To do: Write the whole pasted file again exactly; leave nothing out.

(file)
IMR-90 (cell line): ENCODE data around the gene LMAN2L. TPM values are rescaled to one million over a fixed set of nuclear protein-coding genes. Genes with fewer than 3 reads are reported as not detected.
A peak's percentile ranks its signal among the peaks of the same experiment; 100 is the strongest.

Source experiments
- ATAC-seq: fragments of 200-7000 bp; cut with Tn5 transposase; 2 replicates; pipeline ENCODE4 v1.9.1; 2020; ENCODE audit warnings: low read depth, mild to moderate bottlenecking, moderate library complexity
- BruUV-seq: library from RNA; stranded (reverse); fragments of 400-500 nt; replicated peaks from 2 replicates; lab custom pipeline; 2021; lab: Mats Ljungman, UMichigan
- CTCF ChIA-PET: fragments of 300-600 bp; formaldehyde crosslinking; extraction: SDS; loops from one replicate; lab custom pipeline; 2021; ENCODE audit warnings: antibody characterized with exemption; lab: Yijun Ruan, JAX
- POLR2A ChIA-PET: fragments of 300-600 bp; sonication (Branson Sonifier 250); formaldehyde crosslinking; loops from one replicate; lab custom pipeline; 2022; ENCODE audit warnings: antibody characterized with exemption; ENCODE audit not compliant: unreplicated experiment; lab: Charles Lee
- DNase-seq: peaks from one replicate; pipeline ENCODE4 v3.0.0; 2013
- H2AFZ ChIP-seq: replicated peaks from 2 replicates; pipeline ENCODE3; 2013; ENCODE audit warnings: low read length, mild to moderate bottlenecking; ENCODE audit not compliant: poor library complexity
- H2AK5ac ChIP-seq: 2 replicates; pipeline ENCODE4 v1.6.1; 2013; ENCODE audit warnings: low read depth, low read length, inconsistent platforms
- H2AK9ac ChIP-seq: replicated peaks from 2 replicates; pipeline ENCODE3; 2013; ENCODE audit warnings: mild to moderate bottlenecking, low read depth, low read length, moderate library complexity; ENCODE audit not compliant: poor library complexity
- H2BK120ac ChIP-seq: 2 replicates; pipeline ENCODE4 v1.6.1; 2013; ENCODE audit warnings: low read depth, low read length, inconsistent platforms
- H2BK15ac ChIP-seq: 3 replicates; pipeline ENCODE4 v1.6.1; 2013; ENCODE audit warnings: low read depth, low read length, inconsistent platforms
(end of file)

IMR-90 (cell line): ENCODE data around the gene LMAN2L. TPM values are rescaled to one million over a fixed set of nuclear protein-coding genes. Genes with fewer than 3 reads are reported as not detected.
A peak's percentile ranks its signal among the peaks of the same experiment; 100 is the strongest.

Source experiments
- ATAC-seq: fragments of 200-7000 bp; cut with Tn5 transposase; 2 replicates; pipeline ENCODE4 v1.9.1; 2020; ENCODE audit warnings: low read depth, mild to moderate bottlenecking, moderate library complexity
- BruUV-seq: library from RNA; stranded (reverse); fragments of 400-500 nt; replicated peaks from 2 replicates; lab custom pipeline; 2021; lab: Mats Ljungman, UMichigan
- CTCF ChIA-PET: fragments of 300-600 bp; formaldehyde crosslinking; extraction: SDS; loops from one replicate; lab custom pipeline; 2021; ENCODE audit warnings: antibody characterized with exemption; lab: Yijun Ruan, JAX
- POLR2A ChIA-PET: fragments of 300-600 bp; sonication (Branson Sonifier 250); formaldehyde crosslinking; loops from one replicate; lab custom pipeline; 2022; ENCODE audit warnings: antibody characterized with exemption; ENCODE audit not compliant: unreplicated experiment; lab: Charles Lee
- DNase-seq: peaks from one replicate; pipeline ENCODE4 v3.0.0; 2013
- H2AFZ ChIP-seq: replicated peaks from 2 replicates; pipeline ENCODE3; 2013; ENCODE audit warnings: low read length, mild to moderate bottlenecking; ENCODE audit not compliant: poor library complexity
- H2AK5ac ChIP-seq: 2 replicates; pipeline ENCODE4 v1.6.1; 2013; ENCODE audit warnings: low read depth, low read length, inconsistent platforms
- H2AK9ac ChIP-seq: replicated peaks from 2 replicates; pipeline ENCODE3; 2013; ENCODE audit warnings: mild to moderate bottlenecking, low read depth, low read length, moderate library complexity; ENCODE audit not compliant: poor library complexity
- H2BK120ac ChIP-seq: 2 replicates; pipeline ENCODE4 v1.6.1; 2013; ENCODE audit warnings: low read depth, low read length, inconsistent platforms
- H2BK15ac ChIP-seq: 3 replicates; pipeline ENCODE4 v1.6.1; 2013; ENCODE audit warnings: low read depth, low read length, inconsistent platforms